Arnica’s ability to soothe muscle aches, sprains, and bruises has been known for centuries, both in Europe and North America. While European herbalists used their native mountain arnica to make healing remedies, Native Americans used native North American species, such as broadleaf arnica (Arnica latifolia) and heartleaf arnica (A. cordifolia).
Arnica bears oval, hairy leaves and yellow, daisylike flowers. Its name may be derived from arnakis, the ancient Greek word for “lambskin,” in reference to the plant’s soft leaves.
Common Names: Arnica, European Arnica, Leopard’s Bane, Mountain Arnica, Mountain Tobacco
Description: Erect, branching stems, 1 to 2 feet tall, emerge from basal rosettes of oval, downy leaves; yellow-orange daisylike blooms; creeping rhizome
Hardiness: To Zone 4
Parts Used: Flowers
Range/Habitat: Native to Europe, central Asia, and Siberia; mountain meadows, pastures, and open woodlands
A popular remedy around the world, arnica has anti-inflammatory and antiseptic properties, the former ascribed to the compound helenalin and the latter due in part to compounds related to thymol. It is used externally to treat sprains, bruises, swelling, and joint pain, and it is a key ingredient in many first-aid creams and gels.
To make your own remedy for bruises and sore muscles, gently heat 1 ounce of arnica flowers in 1 ounce of oil for several hours. Strain and let the infused oil cool before using it.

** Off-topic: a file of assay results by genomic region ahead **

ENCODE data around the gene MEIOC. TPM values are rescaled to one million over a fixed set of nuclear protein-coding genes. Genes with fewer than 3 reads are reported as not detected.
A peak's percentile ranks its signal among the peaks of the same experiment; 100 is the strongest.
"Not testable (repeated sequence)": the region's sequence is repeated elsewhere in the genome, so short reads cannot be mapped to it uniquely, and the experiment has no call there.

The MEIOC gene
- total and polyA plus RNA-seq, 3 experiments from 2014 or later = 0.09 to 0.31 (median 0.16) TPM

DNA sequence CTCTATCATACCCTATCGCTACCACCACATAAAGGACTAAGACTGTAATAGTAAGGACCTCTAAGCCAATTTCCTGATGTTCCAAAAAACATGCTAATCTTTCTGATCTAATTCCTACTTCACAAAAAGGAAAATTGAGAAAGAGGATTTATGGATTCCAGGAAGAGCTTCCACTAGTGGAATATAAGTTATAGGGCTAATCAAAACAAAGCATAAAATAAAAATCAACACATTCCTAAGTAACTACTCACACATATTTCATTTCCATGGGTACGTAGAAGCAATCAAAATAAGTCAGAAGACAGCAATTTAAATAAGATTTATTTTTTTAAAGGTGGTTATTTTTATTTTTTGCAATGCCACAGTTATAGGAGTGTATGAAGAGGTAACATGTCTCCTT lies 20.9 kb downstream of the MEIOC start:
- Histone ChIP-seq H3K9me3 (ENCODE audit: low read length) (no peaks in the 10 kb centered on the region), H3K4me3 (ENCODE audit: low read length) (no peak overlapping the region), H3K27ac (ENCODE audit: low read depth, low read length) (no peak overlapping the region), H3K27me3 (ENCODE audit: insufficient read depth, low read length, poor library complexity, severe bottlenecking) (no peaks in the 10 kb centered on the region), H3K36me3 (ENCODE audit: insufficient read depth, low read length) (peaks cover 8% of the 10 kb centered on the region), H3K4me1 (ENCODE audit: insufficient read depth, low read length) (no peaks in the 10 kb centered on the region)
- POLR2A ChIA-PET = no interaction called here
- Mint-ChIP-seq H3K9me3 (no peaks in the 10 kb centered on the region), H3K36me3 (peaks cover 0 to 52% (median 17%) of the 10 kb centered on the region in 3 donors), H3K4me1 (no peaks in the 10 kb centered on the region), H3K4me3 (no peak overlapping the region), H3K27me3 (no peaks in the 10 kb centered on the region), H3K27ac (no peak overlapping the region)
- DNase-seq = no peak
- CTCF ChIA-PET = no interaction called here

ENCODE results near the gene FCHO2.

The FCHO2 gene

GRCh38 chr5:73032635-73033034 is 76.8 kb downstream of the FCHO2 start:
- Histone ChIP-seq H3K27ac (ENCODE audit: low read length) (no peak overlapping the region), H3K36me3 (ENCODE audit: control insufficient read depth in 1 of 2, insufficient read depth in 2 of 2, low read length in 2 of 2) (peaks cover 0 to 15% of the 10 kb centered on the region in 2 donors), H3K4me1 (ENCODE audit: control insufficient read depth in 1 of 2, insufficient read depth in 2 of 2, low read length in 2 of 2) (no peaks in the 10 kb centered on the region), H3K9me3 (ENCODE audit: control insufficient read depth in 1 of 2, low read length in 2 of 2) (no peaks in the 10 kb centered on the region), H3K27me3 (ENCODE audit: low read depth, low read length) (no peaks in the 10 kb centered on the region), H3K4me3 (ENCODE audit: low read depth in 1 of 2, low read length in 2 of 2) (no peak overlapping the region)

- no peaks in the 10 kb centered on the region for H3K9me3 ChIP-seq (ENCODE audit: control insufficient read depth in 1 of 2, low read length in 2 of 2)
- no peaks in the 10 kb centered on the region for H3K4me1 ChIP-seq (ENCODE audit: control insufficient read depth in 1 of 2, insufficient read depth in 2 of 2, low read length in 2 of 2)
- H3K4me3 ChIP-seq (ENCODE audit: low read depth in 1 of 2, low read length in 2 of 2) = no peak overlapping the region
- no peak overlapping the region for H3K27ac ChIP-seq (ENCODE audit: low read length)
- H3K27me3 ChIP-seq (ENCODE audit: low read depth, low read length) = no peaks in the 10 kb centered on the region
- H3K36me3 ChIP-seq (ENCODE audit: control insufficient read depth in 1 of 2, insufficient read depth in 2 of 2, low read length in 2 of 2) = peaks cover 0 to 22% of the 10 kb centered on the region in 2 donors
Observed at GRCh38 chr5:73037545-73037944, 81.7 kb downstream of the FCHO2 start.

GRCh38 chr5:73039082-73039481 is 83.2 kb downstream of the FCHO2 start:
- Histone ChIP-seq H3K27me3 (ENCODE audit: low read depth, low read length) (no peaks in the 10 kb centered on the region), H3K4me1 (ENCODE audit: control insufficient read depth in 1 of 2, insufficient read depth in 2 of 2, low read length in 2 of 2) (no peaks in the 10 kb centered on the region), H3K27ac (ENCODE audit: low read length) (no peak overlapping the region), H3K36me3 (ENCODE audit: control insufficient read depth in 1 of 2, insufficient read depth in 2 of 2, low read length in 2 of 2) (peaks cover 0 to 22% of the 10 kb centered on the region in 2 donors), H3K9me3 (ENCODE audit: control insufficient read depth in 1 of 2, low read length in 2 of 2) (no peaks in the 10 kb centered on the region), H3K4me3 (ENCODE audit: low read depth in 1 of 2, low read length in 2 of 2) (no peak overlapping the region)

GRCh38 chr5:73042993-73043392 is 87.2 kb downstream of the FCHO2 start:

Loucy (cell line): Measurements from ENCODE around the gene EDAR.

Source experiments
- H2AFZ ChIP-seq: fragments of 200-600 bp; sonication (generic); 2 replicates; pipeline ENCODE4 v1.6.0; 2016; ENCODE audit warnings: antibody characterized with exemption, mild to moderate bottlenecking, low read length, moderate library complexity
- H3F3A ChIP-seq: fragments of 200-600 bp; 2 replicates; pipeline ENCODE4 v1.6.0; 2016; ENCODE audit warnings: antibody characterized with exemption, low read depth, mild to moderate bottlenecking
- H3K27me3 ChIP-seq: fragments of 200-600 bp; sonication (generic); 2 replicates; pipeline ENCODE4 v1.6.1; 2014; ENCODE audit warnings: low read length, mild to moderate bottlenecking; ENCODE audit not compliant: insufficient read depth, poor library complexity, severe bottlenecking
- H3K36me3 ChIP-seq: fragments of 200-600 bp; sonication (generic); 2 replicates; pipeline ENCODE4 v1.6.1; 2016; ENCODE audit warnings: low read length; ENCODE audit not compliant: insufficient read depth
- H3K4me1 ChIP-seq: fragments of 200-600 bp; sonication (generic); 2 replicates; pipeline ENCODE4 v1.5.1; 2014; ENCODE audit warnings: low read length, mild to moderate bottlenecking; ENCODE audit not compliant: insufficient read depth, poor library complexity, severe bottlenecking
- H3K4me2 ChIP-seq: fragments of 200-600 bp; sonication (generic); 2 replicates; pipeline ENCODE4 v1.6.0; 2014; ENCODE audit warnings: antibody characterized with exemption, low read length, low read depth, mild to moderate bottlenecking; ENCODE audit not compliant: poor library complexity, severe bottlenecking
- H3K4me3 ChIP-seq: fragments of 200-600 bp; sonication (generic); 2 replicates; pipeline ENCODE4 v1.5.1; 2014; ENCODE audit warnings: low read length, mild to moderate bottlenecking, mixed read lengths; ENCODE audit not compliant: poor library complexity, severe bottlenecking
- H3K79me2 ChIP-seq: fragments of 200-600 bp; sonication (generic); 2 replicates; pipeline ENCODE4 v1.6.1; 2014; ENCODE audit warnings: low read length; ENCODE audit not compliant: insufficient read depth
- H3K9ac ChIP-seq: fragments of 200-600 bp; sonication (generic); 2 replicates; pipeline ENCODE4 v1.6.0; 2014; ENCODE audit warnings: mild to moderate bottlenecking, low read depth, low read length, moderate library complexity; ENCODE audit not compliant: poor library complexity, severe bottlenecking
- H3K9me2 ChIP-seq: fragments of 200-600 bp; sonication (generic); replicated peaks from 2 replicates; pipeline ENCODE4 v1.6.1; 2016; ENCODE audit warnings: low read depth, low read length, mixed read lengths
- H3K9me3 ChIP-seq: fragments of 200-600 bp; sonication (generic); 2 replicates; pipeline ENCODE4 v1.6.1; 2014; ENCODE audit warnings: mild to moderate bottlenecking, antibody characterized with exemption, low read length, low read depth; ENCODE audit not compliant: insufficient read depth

Caution: Arnica is toxic if ingested and should not be taken internally except in homeopathic preparations under the guidance of a health-care professional. Arnica ointments or creams should not be applied to broken skin. The herb can cause contact dermatitis in some people.
Because arnica has been overharvested in the wild, choose preparations made from cultivated plants, or use alternative plants such as calendula (Calendula officinalis) and yarrow (Achillea millefolium) to make your own preparations.
Arnica can be found in a highly diluted form in mouthwash, although it is strictly for rinsing and should not be swallowed.
How to grow it
Grow mountain arnica in well-drained, acidic, humus-rich soil in full sun. (The native North American species will tolerate some shade.) Plant root divisions in spring, or sow seeds in fall. In areas where winters are very wet, grow arnica in a raised bed to prevent root rot. Harvest the flowers when they are fully open. Propagate arnica by seed or by dividing the roots in spring.